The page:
The education that we acquired has already taken its shape. We don’t see any SLC distinction holders entering politics. They are only into doctors or engineers. As for the third division or failed candidates, their life has taken a U-turn after entering politics. They enjoy a free ride to the nooks and corners of the world but never bring any concrete plan to end the impasse in their country. They have a great life and luckily find themselves as the project manager who earns millions whereas his distinction holder friend is left to work in a less payable job. And you expect the country to just move on with it? Are you contempt with it?
Politics is not dirty. Only the people involved in it are. These are the same bunch of folks who never acquired a degree but boasted about a local college honoring them with a honorable degree on the occasion of College’s Annual School Day. 
And you can naturally call your apprentice to bid adieu to his childhood dream of becoming a politician. The reason is that easy to comprehend!
I guess, it still isn’t too late. It is time that we trade places with the old grandparent politician over the issue of leading the party. We sure can lead the party to great heights. 
Discuss over the issue to bring in new ideas to challenge the outdated yet revered thoughts that we have about leading the country. It is time to direct our level of enthusiasm for good. Time to bring in the scholars to politics and revolutionize the system. Time to make the change that we wished for so long. Time to respect politics and the time to cultivate the thoughts in young minds that politics is as clear as a polished diamond and the future is bright upon entering it. 
That is why politics should be respected. Encourage everyone to be a part of it. Let’s get more graduates into politics. Let us hope that everyone of us will want to make our brothers a respected politicians.


Yeah, yeah. I am well aware of the grammatical error. Just move on. I did it on purpose because I have been a part of the historic (well, only in that group) GAFFE group which met outside my Alma mater’s house.
The group was not very inspirational enough to attract some paparazzi although I have to say, it did bring on some cameos for the daily show. Not the cameos that we have on the TV but sort of idiots who thought spending a little time on the set would increase its viewer ratings (I am referring to changing the positive degree of gaffe to comparative degree and so on). Idiots.
The story began a looooooooooooonnnnnnnnnnnnnnnngggggggggg, wait, it’s just a while back. 
Such was the soporific walk that we had right after lunch coming along the long way, remember my black gate article but only this time it was in the morning, that we felt we had to compensate for not getting the girls be our paparazzi. What would be a great way than to start a nonsense conversation that would spark interests from peers as similar to the case to be considered when a talented young player is scouted by many clubs for the next possible signing spree.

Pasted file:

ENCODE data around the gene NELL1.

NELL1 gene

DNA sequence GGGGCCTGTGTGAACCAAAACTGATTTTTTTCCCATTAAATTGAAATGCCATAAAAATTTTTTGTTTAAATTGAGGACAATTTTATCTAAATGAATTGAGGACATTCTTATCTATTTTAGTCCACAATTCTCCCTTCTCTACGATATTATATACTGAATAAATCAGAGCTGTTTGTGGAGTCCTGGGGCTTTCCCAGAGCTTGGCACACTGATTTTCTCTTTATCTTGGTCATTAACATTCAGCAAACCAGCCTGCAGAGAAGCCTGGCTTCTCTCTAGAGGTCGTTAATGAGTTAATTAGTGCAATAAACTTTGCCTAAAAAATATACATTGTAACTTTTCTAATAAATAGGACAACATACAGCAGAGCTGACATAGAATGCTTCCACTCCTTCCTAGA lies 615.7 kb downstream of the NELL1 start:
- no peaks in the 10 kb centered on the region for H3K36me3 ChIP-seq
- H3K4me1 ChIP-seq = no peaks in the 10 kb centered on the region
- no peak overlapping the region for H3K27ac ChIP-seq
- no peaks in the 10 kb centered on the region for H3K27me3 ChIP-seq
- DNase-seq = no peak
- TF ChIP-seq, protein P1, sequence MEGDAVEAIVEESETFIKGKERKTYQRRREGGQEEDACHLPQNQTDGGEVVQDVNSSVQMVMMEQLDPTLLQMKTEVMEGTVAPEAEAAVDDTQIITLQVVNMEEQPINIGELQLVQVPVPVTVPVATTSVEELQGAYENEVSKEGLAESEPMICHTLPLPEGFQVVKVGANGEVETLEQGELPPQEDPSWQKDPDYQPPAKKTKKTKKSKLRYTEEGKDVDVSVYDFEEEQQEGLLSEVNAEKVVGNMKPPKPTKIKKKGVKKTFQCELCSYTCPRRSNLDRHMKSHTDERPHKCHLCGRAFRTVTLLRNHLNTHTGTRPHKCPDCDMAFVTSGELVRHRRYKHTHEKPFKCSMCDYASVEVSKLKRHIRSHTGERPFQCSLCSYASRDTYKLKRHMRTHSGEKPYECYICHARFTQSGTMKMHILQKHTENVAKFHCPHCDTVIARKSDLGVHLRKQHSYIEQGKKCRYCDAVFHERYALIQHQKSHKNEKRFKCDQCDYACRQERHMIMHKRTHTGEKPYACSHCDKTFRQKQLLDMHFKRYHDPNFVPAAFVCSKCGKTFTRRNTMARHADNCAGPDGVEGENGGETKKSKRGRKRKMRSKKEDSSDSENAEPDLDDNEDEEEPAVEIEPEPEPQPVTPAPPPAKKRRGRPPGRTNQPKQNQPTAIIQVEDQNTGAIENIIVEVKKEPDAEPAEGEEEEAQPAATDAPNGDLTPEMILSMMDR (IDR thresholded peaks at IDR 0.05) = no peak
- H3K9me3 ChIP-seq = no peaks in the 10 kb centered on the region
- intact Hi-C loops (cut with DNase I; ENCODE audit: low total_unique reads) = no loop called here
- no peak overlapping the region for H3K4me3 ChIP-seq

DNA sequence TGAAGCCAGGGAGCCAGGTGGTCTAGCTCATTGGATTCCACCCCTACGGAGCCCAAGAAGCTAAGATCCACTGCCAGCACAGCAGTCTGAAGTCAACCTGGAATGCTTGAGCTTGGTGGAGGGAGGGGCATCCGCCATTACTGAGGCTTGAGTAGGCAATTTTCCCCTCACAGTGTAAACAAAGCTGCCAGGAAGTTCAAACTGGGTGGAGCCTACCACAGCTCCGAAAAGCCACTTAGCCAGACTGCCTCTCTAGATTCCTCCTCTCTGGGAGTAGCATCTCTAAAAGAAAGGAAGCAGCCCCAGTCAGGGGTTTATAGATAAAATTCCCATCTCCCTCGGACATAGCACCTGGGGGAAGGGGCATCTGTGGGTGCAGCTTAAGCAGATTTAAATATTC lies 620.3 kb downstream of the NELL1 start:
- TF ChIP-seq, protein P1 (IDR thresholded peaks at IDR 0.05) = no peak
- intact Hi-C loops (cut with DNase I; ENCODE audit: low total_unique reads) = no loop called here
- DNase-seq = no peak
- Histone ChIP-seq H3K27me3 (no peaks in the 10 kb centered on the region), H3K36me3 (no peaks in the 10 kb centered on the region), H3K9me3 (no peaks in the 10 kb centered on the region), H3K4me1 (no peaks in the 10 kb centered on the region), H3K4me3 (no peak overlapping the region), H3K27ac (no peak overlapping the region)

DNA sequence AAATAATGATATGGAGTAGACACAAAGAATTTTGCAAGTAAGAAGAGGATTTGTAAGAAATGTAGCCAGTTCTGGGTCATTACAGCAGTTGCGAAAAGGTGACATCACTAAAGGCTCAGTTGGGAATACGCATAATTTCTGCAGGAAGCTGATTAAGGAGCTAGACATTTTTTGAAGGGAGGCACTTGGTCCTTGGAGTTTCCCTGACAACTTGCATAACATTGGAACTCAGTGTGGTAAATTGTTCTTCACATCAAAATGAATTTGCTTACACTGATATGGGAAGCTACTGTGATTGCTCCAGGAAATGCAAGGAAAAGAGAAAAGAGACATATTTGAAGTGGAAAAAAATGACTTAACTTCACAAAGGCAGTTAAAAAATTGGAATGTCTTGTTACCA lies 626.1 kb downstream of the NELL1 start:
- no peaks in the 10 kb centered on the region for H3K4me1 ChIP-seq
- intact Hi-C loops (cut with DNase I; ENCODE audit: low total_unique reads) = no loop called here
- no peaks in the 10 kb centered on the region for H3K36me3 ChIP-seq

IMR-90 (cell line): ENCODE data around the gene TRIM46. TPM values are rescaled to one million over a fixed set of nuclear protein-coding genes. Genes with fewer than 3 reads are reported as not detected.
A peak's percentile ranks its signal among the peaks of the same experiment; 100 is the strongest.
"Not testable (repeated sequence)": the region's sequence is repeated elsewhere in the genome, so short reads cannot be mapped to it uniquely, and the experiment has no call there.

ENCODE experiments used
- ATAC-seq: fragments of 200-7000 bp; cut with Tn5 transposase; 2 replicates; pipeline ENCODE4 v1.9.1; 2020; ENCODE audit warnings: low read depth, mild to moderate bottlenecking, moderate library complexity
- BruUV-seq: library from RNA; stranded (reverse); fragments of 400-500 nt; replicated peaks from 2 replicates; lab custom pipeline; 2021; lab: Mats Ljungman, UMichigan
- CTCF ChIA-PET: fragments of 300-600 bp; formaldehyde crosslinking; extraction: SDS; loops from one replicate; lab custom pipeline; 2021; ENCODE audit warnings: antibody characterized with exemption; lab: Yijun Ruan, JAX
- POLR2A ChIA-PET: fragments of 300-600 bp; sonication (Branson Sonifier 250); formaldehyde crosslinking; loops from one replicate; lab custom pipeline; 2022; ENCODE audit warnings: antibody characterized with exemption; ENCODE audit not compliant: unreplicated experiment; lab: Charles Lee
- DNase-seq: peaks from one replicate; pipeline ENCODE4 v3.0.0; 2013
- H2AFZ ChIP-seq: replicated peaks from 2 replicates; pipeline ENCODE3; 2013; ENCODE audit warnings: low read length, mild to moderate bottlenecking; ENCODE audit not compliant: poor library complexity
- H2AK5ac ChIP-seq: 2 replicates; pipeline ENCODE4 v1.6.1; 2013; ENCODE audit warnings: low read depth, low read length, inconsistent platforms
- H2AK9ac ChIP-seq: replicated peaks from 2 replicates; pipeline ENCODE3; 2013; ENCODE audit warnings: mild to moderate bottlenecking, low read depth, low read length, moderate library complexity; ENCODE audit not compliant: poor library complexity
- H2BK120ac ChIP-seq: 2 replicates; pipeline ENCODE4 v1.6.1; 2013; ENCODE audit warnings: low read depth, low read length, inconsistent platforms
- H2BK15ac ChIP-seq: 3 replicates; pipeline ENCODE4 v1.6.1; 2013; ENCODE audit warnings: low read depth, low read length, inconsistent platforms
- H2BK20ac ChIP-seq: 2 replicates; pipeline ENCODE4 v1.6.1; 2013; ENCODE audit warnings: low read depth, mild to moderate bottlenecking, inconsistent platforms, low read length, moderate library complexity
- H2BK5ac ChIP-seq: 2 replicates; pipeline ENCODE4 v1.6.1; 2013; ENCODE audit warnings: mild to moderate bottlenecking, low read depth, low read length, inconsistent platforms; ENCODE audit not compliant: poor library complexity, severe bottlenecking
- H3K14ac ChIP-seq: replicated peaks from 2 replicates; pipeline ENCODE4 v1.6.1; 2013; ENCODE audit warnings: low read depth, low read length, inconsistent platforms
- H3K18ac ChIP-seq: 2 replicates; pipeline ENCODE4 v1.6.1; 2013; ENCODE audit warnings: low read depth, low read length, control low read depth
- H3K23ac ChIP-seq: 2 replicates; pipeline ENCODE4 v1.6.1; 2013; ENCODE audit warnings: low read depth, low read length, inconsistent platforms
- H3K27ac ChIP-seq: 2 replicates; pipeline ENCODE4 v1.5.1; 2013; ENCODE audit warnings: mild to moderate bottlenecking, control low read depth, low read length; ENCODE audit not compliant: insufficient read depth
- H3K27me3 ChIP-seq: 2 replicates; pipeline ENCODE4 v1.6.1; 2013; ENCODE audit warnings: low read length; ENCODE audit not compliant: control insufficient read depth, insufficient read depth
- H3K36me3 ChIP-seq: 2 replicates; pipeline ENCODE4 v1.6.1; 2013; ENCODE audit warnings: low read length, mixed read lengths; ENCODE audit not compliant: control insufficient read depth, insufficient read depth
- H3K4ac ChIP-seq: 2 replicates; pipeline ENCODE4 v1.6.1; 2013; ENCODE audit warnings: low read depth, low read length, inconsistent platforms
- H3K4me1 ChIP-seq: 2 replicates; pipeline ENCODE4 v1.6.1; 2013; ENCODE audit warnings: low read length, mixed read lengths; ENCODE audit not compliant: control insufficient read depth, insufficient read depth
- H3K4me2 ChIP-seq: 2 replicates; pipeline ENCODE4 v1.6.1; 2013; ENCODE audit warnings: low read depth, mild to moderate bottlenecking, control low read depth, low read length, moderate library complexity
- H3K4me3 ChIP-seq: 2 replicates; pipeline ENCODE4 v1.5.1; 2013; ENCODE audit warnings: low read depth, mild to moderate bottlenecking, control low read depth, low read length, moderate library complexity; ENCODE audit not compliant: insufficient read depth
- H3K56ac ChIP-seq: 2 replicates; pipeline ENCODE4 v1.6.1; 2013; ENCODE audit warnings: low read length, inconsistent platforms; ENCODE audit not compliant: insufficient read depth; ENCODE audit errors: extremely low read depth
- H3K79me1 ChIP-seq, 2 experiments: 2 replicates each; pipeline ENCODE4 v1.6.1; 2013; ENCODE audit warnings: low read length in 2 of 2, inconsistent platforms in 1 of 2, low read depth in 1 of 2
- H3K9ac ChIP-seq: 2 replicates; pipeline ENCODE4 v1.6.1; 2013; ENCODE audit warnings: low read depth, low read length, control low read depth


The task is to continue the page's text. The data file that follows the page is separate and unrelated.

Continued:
Told ya, I was not lying. By the way, That’s Neta who is standing.
We would discuss a couple of things, the time that it would take for Maximus (name changed) to walk the long way (he was a real inspiration for our establishment of MMT which we considered more accurate than GMT). The complex organic chemistry which made our complex brain even more complex. We were considered dexterous by many for our ability to Spin-a-yarn a story in a short period of time. Some hailed our wandering act as the best reality show than Oprah Winfrey’s or even match the achievement of Facebook to revolutionize the world. 
Before moving on, I would like to take some time highlighting the gaffers  we had in our golden era. There were Neta, Mini-Freud, Ultimate, N, Chewing gum, Wild and Turup (anonimity has been maintained as I would like to keep these people’s name secret). Cameos included the bird from miniclip’s ‘bug on a wire’, bhokante, martyr kapoor, and the one and only naake (btw, you know this one, right: the one popularly known as Pinocchio). In addition, directors worked without stuntmen who worked without actors who worked without a script (I hope I am not confusing you guys!). There were not any actresses for god’s sake. 
As we basked under the sun, gaffe sometimes, well it was MOST of the time, ended on deciding what we would do for a wealthy career ahead. Sometimes, the Neta would act hopeless (luckily, he never landed a role in our School Plays) saying that he could not live on with his life and that God was not playing a fair game. The main objective behind this lie was to lure others into giving up on their dreams so that the path will be straight for him and success would skyrocket on his behalf in his life.